MariaDB is an open-source relational database. It is utilized by many websites, like Wikipedia and DBS Bank. MariaDB can run on Docker, a framework that allows users to create and run containers on any system. Users can also easily deploy and manage different versions of MariaDB on different systems.
This post will explain in detail the steps to set up a MariaDB Docker deployment.
How to Set up a MariaDB Docker Deployment?
A container is a compact, secure setting in which a particular daemon and the software it requires executing. Docker simply contains the packages that are absent from the underlying system. It does not virtualize the entire system. However, it increases Docker’s efficiency and flexibility.
To set up a MariaDB Docker deployment, users will need to follow these steps.
Prerequisite: Check the Installed Docker Version on the System
Before installation, you can check if Docker is installed and running via the following command in a terminal:
The output shows that Docker “20.10.23” version is installed in the system.
Step 1: Download a MariaDB Image
For downloading a MariaDB image through the Docker Hub repository, you can search for an image by typing the following command in a terminal or browsing the Docker Hub website. More specifically, an image is a template that contains the software and configuration for a container:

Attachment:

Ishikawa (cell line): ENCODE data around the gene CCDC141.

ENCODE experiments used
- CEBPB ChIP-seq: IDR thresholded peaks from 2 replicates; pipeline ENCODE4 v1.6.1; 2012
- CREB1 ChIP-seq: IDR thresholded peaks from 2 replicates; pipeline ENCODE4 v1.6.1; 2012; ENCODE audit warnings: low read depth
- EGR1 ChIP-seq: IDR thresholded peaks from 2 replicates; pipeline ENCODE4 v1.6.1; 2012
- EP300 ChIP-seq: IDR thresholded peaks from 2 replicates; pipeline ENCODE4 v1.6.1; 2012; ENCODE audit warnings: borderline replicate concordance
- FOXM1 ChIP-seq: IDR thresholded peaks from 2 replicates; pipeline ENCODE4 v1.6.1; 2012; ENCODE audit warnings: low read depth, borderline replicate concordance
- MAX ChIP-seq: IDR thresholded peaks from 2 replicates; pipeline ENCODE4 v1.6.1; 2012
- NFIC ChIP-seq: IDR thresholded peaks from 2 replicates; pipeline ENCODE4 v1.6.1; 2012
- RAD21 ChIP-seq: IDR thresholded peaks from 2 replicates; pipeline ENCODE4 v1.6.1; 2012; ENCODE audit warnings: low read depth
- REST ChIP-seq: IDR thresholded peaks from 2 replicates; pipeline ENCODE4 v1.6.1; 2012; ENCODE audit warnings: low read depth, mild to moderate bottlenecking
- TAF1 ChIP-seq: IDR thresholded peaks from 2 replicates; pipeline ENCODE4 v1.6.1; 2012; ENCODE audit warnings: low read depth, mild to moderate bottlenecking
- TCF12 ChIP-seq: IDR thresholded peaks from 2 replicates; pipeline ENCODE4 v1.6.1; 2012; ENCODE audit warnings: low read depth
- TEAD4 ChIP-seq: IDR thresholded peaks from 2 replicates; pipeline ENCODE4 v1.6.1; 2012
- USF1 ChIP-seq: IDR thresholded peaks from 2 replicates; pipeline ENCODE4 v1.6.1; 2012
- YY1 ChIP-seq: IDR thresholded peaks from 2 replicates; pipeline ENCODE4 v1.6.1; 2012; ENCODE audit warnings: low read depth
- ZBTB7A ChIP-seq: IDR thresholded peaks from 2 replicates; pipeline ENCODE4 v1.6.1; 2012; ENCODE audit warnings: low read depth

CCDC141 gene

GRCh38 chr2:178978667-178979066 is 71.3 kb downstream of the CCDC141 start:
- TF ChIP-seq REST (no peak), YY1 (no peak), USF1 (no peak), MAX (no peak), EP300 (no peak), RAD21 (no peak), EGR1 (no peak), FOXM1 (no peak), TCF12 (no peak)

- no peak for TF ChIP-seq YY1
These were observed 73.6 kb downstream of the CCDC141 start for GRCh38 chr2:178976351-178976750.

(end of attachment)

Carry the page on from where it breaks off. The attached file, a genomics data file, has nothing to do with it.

docker search mariadb
Step 2: Create a Container from the Image
Next, create a container from the image you downloaded. For instance, use the “docker run” command to create and start a container with various options, such as specifying a name, a network, an environment variable, or a port mapping.
For example, create a container named “some-mariadb” with the user “example-user” and a password “my_cool_secret”, and map port 3306 of the container to the port 3306 of the host by typing the command in a terminal:
docker run --detach --name some-mariadb --env MARIADB_USER=example-user --env MARIADB_PASSWORD=my_cool_secret --env MARIADB_ROOT_PASSWORD=my-secret-pw -p 3306:3306 mariadb:latest
- The “–detach” option runs the container in the background.
- The “latest” tag specifies the latest version of MariaDB.
Step 3: Connect to MariaDB
You can also use the “docker exec” command to run commands inside the container and enter the password “my-secret-pw” when prompted:
docker exec -it some-mariadb mysql -u root -p
The output shows that MariaDB deployment has been set and users can execute any command in the MariaDB prompt.
Bonus: Manage your Container
To manage your container and data, you can use various Docker commands to start, stop, pause, restart, or remove your container. For example, you can type “docker stop some-mariadb” to stop the container, or “docker rm some-mariadb” to remove it.
Note that removing a container will also delete all the data stored in it unless you use a volume to persist your data outside the container.
To set up a MariaDB Docker deployment, utilize the image from Docker Hub. After that, configure the database settings, create a user and a database, and connect to the database from another container. By using Docker, users can easily deploy and manage our MariaDB instances in a portable and scalable way. This guide has explained how to set up a MariaDB Docker deployment.